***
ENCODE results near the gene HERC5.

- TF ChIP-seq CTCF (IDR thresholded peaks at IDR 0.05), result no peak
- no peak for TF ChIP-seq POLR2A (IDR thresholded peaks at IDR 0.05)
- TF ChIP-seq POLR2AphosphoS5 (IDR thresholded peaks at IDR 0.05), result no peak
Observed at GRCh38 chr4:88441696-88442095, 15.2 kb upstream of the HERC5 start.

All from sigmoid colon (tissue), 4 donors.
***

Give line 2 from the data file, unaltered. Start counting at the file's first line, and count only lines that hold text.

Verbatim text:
- TF ChIP-seq CTCF (IDR thresholded peaks at IDR 0.05), result no peak